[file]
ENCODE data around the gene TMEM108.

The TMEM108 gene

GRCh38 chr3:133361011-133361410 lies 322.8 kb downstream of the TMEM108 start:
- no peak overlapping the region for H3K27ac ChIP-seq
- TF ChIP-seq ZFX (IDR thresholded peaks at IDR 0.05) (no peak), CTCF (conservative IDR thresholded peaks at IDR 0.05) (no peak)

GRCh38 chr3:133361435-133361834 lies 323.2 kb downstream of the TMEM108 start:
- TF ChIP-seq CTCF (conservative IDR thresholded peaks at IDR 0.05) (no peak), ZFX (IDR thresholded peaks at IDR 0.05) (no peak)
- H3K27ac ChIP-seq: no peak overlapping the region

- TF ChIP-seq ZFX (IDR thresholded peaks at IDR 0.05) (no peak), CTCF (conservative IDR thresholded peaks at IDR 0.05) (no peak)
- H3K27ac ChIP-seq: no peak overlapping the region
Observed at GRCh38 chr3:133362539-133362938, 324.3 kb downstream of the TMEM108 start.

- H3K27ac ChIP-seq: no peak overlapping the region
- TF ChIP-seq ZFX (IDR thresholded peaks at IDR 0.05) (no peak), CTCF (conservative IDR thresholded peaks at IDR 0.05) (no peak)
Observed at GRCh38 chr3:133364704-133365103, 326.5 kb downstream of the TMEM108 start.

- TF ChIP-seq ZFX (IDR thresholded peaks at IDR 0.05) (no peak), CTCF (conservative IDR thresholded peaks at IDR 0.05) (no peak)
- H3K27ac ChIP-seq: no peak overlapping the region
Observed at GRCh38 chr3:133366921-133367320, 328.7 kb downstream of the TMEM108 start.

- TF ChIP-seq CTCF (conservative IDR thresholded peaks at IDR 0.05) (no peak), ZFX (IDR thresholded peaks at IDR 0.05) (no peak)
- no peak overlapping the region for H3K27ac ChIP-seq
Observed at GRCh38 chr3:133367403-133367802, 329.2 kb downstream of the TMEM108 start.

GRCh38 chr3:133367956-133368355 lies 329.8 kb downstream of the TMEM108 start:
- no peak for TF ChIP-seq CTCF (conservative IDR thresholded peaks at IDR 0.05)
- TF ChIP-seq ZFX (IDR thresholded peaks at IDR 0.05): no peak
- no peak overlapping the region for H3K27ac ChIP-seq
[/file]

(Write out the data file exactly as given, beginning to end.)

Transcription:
ENCODE data around the gene TMEM108.

The TMEM108 gene

GRCh38 chr3:133361011-133361410 lies 322.8 kb downstream of the TMEM108 start:
- no peak overlapping the region for H3K27ac ChIP-seq
- TF ChIP-seq ZFX (IDR thresholded peaks at IDR 0.05) (no peak), CTCF (conservative IDR thresholded peaks at IDR 0.05) (no peak)

GRCh38 chr3:133361435-133361834 lies 323.2 kb downstream of the TMEM108 start:
- TF ChIP-seq CTCF (conservative IDR thresholded peaks at IDR 0.05) (no peak), ZFX (IDR thresholded peaks at IDR 0.05) (no peak)
- H3K27ac ChIP-seq: no peak overlapping the region

- TF ChIP-seq ZFX (IDR thresholded peaks at IDR 0.05) (no peak), CTCF (conservative IDR thresholded peaks at IDR 0.05) (no peak)
- H3K27ac ChIP-seq: no peak overlapping the region
Observed at GRCh38 chr3:133362539-133362938, 324.3 kb downstream of the TMEM108 start.

- H3K27ac ChIP-seq: no peak overlapping the region
- TF ChIP-seq ZFX (IDR thresholded peaks at IDR 0.05) (no peak), CTCF (conservative IDR thresholded peaks at IDR 0.05) (no peak)
Observed at GRCh38 chr3:133364704-133365103, 326.5 kb downstream of the TMEM108 start.

- TF ChIP-seq ZFX (IDR thresholded peaks at IDR 0.05) (no peak), CTCF (conservative IDR thresholded peaks at IDR 0.05) (no peak)
- H3K27ac ChIP-seq: no peak overlapping the region
Observed at GRCh38 chr3:133366921-133367320, 328.7 kb downstream of the TMEM108 start.

- TF ChIP-seq CTCF (conservative IDR thresholded peaks at IDR 0.05) (no peak), ZFX (IDR thresholded peaks at IDR 0.05) (no peak)
- no peak overlapping the region for H3K27ac ChIP-seq
Observed at GRCh38 chr3:133367403-133367802, 329.2 kb downstream of the TMEM108 start.

GRCh38 chr3:133367956-133368355 lies 329.8 kb downstream of the TMEM108 start:
- no peak for TF ChIP-seq CTCF (conservative IDR thresholded peaks at IDR 0.05)
- TF ChIP-seq ZFX (IDR thresholded peaks at IDR 0.05): no peak
- no peak overlapping the region for H3K27ac ChIP-seq